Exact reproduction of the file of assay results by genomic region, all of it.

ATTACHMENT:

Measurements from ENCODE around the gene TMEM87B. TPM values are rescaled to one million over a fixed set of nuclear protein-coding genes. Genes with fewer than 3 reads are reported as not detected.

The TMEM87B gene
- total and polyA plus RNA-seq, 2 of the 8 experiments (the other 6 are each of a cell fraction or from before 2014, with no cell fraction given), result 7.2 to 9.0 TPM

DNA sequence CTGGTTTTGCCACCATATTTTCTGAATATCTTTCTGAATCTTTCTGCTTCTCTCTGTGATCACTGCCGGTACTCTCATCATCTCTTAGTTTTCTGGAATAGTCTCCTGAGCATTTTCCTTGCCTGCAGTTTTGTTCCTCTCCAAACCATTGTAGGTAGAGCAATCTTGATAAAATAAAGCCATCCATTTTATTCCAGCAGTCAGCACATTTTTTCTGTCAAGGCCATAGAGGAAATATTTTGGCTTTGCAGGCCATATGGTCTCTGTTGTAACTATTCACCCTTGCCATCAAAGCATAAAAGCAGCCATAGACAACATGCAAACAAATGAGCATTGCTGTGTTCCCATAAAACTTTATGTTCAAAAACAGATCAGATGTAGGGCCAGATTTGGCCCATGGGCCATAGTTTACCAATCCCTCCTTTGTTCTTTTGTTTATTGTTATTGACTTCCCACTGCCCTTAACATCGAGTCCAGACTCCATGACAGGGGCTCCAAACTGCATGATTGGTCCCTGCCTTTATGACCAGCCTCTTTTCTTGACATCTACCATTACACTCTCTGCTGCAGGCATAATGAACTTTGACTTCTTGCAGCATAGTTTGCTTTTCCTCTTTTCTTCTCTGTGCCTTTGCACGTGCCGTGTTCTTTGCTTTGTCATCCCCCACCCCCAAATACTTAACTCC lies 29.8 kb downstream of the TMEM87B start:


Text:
Measurements from ENCODE around the gene TMEM87B. TPM values are rescaled to one million over a fixed set of nuclear protein-coding genes. Genes with fewer than 3 reads are reported as not detected.

The TMEM87B gene
- total and polyA plus RNA-seq, 2 of the 8 experiments (the other 6 are each of a cell fraction or from before 2014, with no cell fraction given), result 7.2 to 9.0 TPM

DNA sequence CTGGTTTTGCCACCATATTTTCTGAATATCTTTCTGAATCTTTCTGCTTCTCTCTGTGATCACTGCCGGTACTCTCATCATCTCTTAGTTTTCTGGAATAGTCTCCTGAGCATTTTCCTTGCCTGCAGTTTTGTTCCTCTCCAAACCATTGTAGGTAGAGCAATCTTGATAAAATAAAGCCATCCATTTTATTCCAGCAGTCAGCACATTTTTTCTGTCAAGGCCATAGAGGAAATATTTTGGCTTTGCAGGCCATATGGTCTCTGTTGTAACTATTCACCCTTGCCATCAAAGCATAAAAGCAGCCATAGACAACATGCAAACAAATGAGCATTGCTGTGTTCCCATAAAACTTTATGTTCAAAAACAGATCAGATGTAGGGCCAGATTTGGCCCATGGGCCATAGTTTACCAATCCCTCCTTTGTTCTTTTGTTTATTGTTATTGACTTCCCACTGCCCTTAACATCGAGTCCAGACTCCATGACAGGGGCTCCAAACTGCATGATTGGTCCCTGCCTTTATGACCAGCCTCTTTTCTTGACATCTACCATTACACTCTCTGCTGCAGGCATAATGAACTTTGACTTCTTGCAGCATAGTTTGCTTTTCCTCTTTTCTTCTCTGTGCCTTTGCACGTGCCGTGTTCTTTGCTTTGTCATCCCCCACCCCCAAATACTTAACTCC lies 29.8 kb downstream of the TMEM87B start: